Motivated by the desire for new markets and an ongoing opposition to the Muslims, Portuguese sailors had begun to explore the West African coast in the first half of the fifteenth century. The expeditions were sponsored by Prince Henry of Portugal, who founded a center for seamanship around 1420 and earned himself the title of the Navigator. At the center, information about tides and currents was collected, more accurate charts and maps were drawn, techniques for determining longitude were improved, and new ship designs (such as the caravel) were developed. With these innovations, the Portuguese reached the westernmost point of the continent at Cape Verde in 1448, setting up a lucrative network of trading posts along the way. The most significant voyages, however, came forty years later. Bartolomeu Dias rounded the Cape of Good Hope at the southern tip of Africa in 1488. A decade later, Vasco da Gama sailed around Africa and reached the Malabar Coast of India, establishing an all‐water route to Asia. Over the next twenty years, Portugal made Goa its major trading center in India, established outposts in Malaysia, and set up direct contact with China. The Muslim monopoly on the spice trade in Asia was broken.
The West African kingdoms. One consequence of the Portuguese expeditions was contact with West Africa. The sub‐Saharan kingdoms—Ghana, Mali, Benin, Songhai, and Kongo—were well‐organized societies with a long history, but they were almost unknown to Europeans. Until the Muslim invasions of the eleventh century, the Ghana empire had extensive commercial ties with North Africa, Egypt, and the Middle East. Mali, an Islamic state whose capital Timbuktu was a major economic and cultural center, controlled the gold trade. The arrival of the Portuguese brought about a dramatic shift in the flow of African gold. Rather than going overland by caravan to North Africa and then into the coffers of the commercially powerful Italian city‐states, the precious metal was shipped by sea directly to Lisbon and western Europe.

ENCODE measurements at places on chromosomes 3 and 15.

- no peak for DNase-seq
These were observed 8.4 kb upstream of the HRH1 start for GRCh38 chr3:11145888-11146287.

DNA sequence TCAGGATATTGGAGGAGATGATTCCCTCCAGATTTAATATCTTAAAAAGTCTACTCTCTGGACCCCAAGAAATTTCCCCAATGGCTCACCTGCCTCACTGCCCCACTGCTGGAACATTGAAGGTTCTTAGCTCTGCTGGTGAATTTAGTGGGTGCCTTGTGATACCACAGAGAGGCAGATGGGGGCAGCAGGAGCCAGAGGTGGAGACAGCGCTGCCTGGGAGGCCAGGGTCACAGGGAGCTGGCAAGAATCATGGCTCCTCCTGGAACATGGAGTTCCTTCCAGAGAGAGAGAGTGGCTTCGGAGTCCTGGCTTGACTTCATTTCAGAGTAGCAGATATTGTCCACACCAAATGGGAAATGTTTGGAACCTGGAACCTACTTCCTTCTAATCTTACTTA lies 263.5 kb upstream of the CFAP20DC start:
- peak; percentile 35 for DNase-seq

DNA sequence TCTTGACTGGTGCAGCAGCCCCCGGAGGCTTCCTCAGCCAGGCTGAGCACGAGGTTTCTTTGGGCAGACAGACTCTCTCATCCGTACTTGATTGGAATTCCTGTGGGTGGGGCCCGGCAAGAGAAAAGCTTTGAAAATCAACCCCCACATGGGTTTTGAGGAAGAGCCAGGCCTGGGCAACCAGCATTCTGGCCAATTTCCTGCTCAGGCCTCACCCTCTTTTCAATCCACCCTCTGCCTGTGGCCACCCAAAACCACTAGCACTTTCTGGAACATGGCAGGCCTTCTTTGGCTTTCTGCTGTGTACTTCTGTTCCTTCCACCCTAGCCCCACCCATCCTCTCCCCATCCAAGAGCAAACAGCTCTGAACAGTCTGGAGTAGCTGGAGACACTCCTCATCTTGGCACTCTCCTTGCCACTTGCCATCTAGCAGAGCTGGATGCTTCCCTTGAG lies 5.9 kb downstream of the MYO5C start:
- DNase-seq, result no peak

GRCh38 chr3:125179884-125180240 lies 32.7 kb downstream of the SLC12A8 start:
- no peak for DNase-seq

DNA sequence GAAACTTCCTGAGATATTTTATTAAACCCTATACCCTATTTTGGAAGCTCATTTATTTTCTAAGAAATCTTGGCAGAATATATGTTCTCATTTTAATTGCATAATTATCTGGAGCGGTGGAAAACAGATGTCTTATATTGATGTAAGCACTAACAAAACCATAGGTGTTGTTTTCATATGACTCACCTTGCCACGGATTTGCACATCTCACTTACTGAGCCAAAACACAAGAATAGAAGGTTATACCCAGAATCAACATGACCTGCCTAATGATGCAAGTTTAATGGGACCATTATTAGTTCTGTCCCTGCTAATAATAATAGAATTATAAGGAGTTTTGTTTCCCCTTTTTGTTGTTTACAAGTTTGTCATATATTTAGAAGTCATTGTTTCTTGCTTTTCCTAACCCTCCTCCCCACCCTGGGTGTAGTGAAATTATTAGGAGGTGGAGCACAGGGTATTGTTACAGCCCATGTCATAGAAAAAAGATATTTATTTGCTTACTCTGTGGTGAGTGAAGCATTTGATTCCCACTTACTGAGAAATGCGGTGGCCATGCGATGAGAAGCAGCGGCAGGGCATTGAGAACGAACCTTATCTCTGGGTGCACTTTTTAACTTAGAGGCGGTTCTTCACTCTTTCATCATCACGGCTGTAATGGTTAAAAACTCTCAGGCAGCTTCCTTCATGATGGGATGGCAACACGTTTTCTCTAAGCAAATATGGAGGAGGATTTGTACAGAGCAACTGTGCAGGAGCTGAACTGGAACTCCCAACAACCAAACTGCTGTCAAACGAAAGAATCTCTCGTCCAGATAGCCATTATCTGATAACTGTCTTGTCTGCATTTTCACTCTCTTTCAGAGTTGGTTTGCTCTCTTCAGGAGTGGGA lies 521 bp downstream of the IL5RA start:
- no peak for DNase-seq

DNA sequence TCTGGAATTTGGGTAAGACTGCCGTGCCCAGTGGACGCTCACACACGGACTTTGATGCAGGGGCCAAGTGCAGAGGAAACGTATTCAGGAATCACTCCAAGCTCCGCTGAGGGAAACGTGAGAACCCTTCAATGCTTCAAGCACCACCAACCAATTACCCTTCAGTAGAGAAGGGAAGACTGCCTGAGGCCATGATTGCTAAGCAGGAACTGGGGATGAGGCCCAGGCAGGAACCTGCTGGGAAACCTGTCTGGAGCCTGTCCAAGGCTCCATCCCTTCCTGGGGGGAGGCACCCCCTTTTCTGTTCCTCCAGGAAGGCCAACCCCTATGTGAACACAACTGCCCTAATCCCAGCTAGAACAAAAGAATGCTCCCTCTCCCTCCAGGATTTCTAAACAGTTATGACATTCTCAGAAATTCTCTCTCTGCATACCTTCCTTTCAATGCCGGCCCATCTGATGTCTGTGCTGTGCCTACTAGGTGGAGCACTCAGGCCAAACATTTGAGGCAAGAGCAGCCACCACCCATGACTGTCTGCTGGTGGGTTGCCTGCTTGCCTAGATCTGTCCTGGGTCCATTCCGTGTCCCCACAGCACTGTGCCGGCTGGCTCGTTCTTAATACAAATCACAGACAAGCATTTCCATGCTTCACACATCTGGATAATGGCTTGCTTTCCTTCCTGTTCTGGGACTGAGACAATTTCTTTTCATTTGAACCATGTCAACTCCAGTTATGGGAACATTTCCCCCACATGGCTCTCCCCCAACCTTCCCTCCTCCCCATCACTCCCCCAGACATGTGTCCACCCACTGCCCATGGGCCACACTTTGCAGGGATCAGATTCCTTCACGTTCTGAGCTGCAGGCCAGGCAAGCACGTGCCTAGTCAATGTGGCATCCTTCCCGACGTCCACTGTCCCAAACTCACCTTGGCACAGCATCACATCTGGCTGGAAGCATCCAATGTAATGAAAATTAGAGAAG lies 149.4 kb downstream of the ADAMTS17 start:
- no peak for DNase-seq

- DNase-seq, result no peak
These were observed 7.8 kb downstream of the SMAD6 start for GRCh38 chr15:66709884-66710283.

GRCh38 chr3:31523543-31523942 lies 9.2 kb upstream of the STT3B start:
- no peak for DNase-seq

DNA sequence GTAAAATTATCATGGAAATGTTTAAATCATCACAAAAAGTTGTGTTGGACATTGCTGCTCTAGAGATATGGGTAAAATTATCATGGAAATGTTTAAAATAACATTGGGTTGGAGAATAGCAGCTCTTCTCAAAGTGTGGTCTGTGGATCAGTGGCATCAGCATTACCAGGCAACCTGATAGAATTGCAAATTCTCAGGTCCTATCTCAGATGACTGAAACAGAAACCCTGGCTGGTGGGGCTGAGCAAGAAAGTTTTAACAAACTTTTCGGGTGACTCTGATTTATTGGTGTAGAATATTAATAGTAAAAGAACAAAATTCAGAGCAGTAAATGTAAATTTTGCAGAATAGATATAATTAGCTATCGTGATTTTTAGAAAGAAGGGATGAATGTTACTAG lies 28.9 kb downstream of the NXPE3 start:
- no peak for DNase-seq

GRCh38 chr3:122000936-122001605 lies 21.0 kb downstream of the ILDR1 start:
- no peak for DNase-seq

The Portuguese were interested in slaves as well as gold. Arab merchants had bought slaves in West Africa as early as the eighth century, and they continued to act as middlemen when the Europeans arrived. Portugal used African slaves as early as 1497 in the sugarcane fields on the islands it took over off the African coast. Millions of blacks were shipped from West African ports to work plantations in North and South America over the next three hundred years. Slavery in the New World, justified on economic and racial grounds, was quite different from that in Africa. Although slavery was an accepted social institution throughout the continent, the slaves were typically prisoners of war, debtors, or criminals, and their condition was neither permanent nor hereditary.